# Numbers

(Excerpt from "The MathML Handbook" by Pavi Sandhu)

The mn element is used to represent numbers, or more precisely numeric literals. A numeric literal is any sequence of characters that represents an unsigned integer or real number. Here are some examples:

``````<mn>1</mn>
<mn>6.67</mn>
<mn>2002</mn>
<mn>1.6e-19</mn>
<mn>0xAEFF</mn>
<mn>1100101</mn>``````

Negative numbers can be represented by including a "-" sign before the numeric literal in the same <mn> element, as shown below:

``<mn>-1</mn>``

However, it is preferable to place the minus sign in a separate mo element so that you provide additional information about the meaning of the markup for use by processing applications, as shown here:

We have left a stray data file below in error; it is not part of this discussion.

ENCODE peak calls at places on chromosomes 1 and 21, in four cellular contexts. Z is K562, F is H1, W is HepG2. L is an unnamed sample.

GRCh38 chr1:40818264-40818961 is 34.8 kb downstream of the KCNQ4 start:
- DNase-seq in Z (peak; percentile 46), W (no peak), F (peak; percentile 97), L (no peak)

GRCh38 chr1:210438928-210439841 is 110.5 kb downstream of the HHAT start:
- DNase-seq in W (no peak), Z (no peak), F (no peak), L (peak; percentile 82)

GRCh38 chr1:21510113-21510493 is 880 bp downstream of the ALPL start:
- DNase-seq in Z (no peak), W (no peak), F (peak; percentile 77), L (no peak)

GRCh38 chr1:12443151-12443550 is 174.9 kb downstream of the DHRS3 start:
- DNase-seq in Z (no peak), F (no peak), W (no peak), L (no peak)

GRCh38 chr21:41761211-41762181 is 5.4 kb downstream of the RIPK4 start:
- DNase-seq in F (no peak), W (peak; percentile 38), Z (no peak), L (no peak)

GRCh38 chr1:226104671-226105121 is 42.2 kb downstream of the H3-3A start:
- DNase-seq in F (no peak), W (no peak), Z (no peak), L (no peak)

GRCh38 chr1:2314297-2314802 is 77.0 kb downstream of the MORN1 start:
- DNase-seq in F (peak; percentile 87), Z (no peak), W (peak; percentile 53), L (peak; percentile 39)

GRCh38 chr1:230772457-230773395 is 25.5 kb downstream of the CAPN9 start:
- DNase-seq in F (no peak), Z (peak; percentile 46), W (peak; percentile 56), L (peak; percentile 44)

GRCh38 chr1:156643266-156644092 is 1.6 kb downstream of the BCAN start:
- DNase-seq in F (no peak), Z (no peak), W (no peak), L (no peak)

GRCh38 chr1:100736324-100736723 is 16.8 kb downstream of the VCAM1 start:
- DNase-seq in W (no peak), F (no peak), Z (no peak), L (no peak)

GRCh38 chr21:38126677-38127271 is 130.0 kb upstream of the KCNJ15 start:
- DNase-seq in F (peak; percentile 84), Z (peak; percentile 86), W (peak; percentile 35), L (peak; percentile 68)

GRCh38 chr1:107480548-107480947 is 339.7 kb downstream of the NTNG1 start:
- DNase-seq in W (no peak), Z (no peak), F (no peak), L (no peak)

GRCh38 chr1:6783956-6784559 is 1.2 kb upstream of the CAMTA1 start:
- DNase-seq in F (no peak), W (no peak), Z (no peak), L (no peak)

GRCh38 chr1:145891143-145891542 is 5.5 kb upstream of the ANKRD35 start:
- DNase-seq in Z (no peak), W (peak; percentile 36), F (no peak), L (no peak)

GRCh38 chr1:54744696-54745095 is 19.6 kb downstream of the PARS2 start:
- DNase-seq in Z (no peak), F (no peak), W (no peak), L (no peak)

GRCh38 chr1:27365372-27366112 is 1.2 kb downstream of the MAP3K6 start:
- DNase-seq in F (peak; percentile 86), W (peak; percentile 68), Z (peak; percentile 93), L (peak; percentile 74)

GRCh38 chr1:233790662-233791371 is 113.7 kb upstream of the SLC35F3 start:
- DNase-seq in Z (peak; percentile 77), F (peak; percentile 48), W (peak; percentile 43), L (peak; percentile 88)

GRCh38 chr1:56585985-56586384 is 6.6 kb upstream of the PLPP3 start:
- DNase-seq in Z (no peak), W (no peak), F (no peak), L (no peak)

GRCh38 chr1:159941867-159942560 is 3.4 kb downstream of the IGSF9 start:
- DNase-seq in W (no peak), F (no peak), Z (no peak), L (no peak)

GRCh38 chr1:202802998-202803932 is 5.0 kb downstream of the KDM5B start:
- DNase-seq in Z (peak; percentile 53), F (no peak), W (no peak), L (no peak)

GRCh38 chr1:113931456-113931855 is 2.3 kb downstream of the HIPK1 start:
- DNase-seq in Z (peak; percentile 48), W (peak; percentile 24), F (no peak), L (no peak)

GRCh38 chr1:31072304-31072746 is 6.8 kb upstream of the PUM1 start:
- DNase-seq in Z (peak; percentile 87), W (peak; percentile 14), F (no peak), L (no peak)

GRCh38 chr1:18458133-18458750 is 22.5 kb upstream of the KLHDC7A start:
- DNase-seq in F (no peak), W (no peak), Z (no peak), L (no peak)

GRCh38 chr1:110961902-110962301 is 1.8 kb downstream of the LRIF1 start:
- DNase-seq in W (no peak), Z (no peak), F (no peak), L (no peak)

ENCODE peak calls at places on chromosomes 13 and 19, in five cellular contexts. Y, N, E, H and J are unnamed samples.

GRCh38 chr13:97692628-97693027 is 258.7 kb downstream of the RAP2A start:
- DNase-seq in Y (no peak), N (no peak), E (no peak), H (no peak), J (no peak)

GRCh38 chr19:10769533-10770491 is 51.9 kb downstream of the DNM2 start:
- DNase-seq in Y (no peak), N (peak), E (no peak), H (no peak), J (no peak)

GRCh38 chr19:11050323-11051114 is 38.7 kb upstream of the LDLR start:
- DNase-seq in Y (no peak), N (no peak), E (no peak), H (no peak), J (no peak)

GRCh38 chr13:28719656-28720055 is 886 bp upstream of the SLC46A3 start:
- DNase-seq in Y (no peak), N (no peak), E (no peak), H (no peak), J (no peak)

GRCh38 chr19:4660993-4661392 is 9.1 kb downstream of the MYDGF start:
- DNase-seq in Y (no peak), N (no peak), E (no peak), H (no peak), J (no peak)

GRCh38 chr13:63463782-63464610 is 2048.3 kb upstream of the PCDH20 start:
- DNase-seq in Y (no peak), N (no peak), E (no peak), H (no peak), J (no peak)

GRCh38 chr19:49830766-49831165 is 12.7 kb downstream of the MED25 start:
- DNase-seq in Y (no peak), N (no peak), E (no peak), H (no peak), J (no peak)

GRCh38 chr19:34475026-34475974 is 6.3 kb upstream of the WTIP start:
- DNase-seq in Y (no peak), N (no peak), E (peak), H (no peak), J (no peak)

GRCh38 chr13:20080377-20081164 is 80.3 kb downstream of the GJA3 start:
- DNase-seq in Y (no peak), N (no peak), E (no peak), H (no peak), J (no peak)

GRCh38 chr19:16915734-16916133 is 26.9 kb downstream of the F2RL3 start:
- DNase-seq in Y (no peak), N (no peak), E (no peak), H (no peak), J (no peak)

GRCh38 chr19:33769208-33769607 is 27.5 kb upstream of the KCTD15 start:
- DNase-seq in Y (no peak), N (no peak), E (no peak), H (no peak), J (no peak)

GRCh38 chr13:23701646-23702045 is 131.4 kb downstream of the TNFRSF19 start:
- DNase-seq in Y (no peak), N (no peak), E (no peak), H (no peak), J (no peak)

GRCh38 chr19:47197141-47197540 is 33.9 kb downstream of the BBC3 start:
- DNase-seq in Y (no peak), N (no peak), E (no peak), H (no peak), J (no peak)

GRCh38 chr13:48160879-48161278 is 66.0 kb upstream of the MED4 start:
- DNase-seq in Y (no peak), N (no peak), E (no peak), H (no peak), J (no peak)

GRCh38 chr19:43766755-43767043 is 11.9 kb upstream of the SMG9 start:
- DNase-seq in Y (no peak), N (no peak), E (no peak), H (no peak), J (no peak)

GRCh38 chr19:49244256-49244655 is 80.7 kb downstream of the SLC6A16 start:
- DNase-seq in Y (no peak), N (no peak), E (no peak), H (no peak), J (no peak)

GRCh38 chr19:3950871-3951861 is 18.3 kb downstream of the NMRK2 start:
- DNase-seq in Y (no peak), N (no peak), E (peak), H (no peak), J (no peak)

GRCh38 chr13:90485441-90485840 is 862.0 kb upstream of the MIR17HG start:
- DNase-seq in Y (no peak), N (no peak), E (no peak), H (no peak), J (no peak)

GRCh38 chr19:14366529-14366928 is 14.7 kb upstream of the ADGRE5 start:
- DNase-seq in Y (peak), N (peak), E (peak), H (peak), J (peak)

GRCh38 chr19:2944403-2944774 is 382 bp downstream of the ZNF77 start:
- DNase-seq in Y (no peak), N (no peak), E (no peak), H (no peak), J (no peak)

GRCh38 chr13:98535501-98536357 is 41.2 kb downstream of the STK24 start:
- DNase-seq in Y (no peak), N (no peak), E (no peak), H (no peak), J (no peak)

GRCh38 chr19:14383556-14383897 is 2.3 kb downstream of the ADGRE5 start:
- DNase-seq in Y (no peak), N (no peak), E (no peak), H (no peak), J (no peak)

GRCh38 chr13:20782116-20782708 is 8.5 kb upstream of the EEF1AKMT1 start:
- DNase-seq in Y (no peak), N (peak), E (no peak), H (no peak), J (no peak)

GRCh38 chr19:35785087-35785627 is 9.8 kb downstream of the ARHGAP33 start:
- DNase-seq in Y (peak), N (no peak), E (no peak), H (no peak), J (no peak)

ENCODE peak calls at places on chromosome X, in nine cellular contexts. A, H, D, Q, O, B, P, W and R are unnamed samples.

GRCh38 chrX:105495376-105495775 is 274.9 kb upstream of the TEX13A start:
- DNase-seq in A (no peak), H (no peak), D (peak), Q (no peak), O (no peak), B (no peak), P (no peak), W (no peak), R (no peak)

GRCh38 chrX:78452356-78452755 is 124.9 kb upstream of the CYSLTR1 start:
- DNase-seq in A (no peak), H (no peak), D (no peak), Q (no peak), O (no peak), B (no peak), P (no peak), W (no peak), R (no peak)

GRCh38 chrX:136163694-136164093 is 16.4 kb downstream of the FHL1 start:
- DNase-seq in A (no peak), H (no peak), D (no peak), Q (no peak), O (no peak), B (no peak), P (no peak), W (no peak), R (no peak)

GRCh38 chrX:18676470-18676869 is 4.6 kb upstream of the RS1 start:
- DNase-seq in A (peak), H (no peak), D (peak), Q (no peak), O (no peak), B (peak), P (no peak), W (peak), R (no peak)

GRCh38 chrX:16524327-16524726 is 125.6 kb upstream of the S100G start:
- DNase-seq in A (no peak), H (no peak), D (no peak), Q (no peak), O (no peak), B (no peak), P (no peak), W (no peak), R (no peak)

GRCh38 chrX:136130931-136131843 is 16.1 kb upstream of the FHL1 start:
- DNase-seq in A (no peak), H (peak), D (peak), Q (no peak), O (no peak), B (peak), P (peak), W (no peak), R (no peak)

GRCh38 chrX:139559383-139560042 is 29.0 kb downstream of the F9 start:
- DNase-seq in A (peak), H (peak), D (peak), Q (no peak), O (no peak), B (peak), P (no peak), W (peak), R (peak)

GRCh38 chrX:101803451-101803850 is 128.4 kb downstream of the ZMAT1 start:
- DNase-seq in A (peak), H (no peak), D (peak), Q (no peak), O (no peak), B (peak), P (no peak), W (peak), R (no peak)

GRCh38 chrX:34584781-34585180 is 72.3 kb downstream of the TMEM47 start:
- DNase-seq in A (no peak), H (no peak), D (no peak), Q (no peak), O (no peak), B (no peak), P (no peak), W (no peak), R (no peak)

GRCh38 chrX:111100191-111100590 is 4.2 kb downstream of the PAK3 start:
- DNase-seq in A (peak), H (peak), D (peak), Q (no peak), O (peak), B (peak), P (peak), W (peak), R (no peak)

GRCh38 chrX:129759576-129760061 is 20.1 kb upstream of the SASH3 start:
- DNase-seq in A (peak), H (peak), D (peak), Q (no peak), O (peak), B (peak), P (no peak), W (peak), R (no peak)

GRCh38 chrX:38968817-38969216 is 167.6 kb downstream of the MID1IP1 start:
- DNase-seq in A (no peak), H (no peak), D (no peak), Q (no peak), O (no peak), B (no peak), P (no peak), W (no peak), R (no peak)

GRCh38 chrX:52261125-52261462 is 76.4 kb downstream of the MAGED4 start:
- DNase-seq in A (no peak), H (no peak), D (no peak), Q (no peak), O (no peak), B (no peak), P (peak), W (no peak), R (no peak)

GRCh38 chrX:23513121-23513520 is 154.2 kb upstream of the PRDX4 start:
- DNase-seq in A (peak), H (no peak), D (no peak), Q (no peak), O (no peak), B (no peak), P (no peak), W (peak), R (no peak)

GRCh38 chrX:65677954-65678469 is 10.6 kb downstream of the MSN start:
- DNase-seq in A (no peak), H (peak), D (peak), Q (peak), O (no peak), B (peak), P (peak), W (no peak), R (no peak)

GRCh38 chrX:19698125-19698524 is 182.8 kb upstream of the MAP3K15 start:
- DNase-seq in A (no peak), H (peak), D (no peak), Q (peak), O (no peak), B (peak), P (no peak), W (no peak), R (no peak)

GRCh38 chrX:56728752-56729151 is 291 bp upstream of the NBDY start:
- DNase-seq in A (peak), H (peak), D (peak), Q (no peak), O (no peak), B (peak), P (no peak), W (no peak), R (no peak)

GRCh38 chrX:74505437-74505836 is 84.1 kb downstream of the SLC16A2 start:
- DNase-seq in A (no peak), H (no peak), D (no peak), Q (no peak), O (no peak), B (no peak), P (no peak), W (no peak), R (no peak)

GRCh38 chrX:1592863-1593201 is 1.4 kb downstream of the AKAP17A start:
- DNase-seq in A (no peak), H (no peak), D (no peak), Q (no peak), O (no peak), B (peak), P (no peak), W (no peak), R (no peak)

``<mo>-</mo><mn>1</mn>``

A mn element is rendered as the characters in its content with no extra spacing around them. By default, the content is rendered in an unslanted font. However, you can specify a different rendering using the style attributes available for token elements.

Not all numbers should be represented using mn. For example, fractions are represented using the mfrac element, as shown here: ``<mfrac><mn>1</mn><mn>2</mn></mfrac>``

A named symbolic constant, such as , is represented by an entity reference enclosed in an mi element, as shown below:

``<mi>&pi;</mi>``

Complex numbers are represented as an mrow element, which contains separate arguments for the real part, the imaginary part, and the operator between them, as shown here (note the use of the entity reference &InvisibleTimes; to denote multiplication between the imaginary part and the symbolic number i):

3.4 + 5i

``````<mrow>
<mn>3.4</mn>
<mo>+</mo>
<mrow>
<mn>5</mn>
<mo>&InvisibleTimes;</mo>
<mi>&ImaginaryI;</mi>
</mrow>
</mrow>
``````

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